[[ Most recent Update: 02 July 2012. ]]
Nothing accidental about this – – a functional, quick, and (relatively) easy retainer wall can be built using concrete blocks and flat steel bars (no concrete mixing, no rebar, no mortar).This project started when I found myself with a pile of “extra” dirt following a few landscape changes. After thinking about the situation, it seemed that using the dirt to create a small “raised garden” was a good idea. Of course, a raised garden requires some sort of retainer wall to keep everything in place. Having recently suffered “sticker shock” after hiring a contractor to construct a similar retainer wall as a foundation for a fence, I decided to be kind to my bank account by doing it myself. Turns out this decision provided several hours of satisfying activity in the garden in addition to being financially sound.
The concrete blocks I’m talking about look something like this:
Concrete blocks come in a variety of sizes. I used two sizes:
 About sixteen inches long x eight inches wide x eight inches high
 About sixteen inches long x four inches wide x eight inches high
Where I need a two-block-high retainer, I use the 16 x 8 x 8 blocks as a “foundation”, then stacked 16 x 4 x 8 blocks on top, like so:
Notice that there is a small “lip” on the front of the wall, and a larger “lip” on the back side of the wall. The small lip in the front of the wall served to disguise any small misalignment of the blocks. The blocks can, of course, be mounted flush, without the lip, if you so desire.
The building of the two-block-high retainer goes something like this:
(1) The 16 x 8 x 8 blocks were laid on solid, level ground.
(2) After the foundation blocks are in place, lined up, and squared up, the holes in the blocks are filled with tamped dirt.
(3) Remove any “excess” dirt from the top of the blocks so the upper blocks can be added.
(4) Place the 16 x 8 x 4 blocks on top of the foundation blocks.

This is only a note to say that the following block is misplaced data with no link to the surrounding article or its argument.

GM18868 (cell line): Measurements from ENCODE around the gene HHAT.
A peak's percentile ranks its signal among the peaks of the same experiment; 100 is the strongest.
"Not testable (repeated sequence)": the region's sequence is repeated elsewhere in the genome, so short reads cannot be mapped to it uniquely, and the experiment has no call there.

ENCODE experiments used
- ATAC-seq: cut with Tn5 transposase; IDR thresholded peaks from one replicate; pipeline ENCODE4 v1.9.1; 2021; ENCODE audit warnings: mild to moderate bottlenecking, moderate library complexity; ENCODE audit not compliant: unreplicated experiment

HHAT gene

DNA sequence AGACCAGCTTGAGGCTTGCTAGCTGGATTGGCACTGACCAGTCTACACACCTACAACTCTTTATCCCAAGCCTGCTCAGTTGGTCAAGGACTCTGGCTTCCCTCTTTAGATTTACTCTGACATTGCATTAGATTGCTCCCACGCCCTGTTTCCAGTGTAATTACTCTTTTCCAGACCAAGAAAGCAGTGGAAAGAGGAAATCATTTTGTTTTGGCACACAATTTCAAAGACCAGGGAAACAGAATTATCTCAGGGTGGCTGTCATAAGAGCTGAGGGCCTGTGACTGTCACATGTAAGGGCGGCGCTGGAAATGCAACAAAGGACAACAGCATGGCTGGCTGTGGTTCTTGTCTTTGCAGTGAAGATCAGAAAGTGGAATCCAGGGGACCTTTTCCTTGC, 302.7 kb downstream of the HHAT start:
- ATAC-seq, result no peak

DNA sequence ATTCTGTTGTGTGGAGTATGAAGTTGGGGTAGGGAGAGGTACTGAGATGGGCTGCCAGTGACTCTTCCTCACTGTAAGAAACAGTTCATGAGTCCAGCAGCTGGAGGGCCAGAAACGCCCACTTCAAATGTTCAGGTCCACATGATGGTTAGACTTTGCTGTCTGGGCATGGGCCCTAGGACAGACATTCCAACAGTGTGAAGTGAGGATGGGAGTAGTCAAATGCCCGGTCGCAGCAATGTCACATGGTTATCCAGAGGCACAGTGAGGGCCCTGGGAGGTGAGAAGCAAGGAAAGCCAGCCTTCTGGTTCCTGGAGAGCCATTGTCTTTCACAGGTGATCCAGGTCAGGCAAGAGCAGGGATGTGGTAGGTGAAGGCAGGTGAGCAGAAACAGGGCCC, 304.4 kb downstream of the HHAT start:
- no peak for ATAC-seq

(5) Two steel bars are driven into the ground inside the rear wall of the 16 x 8 x 4 blocks.
These steel bars are ready made in various lengths, and can be found at lumber yards and hardware stores. The bars are used when building forms for pouring concrete, but here they are being used to “nail” the retainer wall to the ground so it will not move when dirt is placed behind the wall. These “ready-made” steel bars have become a bit pricey lately. Mine were “leftovers” from some concrete work that was done a couple years ago. Sometimes, you can find them reasonable priced at garage sales, but that could take months.
The steel bars I used are twenty-four inches long, an inch and a half wide, and about three-sixteenths of an inch thick. The dirt in my yard is pretty solid stuff, so the 24-inch bars are more than adequate to hold the blocks. If your dirt is sandy, or has a lot of organic material in it, longer bars should be used.
Does it meet building code. Darned if I know (didn’t ask, so nobody could tell me “no”).
Does it work? Definitely.
NOTE: Probably not a good idea to use this method for a retainer more than two concrete blocks high.
The retainer wall has been completed, dirt has been placed behind the wall, and a few plants have been put in place.